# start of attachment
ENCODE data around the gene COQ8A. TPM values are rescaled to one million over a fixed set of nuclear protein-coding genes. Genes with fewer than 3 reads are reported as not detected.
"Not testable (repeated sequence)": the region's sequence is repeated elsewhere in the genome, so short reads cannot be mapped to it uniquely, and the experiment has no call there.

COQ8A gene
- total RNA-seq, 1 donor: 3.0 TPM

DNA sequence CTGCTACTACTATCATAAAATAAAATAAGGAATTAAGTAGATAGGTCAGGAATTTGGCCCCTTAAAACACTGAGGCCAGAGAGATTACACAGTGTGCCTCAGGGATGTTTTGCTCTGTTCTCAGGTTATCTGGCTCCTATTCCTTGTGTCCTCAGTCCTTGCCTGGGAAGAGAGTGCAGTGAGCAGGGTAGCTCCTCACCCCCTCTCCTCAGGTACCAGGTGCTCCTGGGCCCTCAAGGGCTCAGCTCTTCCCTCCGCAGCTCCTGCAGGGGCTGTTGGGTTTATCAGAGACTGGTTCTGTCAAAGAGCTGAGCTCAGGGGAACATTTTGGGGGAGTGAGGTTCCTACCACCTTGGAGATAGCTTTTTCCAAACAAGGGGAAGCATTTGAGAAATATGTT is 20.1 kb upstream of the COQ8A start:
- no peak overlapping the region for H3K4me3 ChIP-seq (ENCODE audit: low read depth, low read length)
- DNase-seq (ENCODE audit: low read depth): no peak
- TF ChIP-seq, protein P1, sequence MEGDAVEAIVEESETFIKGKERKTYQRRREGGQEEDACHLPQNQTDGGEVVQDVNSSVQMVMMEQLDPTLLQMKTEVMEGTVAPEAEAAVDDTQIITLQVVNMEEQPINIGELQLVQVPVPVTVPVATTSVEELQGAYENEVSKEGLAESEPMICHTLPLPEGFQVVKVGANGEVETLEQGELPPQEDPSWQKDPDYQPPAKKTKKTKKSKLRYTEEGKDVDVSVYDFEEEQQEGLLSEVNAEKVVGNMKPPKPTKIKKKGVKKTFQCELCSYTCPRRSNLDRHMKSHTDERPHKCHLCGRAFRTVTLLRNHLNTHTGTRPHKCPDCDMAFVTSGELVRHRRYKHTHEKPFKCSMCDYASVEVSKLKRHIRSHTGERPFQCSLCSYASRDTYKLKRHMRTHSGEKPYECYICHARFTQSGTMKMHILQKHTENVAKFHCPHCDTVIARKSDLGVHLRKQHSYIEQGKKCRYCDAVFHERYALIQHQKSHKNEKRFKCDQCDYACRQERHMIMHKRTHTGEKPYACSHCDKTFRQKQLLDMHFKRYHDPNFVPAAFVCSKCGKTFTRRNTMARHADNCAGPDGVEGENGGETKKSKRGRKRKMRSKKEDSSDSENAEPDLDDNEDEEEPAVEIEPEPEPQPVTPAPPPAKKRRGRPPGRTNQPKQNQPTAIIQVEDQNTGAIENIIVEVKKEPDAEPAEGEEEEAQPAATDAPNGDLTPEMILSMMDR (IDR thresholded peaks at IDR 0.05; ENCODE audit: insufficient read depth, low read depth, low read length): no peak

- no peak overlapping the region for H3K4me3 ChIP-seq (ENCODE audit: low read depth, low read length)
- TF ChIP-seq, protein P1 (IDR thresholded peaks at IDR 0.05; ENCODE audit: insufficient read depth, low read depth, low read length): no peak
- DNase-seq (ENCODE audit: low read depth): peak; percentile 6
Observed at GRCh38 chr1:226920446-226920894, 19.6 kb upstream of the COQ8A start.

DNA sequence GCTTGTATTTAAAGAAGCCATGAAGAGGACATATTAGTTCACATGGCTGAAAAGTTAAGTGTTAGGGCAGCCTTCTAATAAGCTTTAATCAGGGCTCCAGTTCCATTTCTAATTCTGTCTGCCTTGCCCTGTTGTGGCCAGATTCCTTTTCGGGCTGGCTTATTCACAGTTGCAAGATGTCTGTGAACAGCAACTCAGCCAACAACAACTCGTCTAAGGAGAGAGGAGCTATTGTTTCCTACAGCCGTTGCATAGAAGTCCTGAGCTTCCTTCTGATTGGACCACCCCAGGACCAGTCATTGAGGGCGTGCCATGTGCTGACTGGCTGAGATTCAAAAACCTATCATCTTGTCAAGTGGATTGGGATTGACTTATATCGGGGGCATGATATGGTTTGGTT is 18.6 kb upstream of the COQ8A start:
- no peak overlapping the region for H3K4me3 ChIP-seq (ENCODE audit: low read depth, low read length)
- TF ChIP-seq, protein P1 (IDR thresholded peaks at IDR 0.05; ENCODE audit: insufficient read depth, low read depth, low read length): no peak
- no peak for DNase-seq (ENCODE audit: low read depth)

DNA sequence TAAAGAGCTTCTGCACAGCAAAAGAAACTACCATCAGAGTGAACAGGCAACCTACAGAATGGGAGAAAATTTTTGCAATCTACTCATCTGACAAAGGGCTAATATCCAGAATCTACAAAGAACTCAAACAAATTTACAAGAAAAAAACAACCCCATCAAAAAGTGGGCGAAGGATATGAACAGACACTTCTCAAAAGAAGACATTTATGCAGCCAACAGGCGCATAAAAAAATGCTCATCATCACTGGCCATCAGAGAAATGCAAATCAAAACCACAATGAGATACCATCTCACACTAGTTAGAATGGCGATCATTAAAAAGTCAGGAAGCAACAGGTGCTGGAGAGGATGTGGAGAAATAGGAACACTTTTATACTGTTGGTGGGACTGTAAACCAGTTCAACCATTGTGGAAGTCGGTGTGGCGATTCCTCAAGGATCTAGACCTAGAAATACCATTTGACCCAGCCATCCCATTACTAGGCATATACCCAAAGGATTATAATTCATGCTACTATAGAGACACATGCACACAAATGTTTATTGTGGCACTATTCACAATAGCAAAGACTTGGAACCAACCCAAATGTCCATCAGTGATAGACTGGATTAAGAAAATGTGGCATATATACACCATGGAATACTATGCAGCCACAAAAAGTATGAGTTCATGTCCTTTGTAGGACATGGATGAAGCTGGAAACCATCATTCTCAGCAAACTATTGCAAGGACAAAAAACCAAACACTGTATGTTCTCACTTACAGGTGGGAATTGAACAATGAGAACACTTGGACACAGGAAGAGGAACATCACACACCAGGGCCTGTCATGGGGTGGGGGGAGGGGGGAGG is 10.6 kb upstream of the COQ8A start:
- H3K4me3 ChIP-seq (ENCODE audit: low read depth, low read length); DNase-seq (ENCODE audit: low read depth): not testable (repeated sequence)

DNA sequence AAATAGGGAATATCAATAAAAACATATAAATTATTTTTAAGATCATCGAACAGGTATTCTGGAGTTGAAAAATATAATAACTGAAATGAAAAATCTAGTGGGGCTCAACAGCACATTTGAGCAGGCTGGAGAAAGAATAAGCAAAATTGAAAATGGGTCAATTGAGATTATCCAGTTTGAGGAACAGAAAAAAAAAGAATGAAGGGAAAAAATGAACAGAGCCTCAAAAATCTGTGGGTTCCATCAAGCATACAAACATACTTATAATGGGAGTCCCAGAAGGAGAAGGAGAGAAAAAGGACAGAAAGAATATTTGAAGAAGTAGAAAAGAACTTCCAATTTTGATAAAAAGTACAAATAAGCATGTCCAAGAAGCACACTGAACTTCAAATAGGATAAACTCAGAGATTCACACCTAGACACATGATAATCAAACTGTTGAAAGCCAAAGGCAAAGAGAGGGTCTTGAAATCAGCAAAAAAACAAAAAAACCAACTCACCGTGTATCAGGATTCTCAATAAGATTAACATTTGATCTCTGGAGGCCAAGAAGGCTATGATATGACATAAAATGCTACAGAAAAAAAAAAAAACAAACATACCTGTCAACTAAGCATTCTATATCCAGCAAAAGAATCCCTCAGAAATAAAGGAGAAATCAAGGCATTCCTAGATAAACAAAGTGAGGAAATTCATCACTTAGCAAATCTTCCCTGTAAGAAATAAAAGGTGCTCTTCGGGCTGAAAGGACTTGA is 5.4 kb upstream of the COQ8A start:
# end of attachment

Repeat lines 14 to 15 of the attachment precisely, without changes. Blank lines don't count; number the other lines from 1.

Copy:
- no peak overlapping the region for H3K4me3 ChIP-seq (ENCODE audit: low read depth, low read length)
- TF ChIP-seq, protein P1 (IDR thresholded peaks at IDR 0.05; ENCODE audit: insufficient read depth, low read depth, low read length): no peak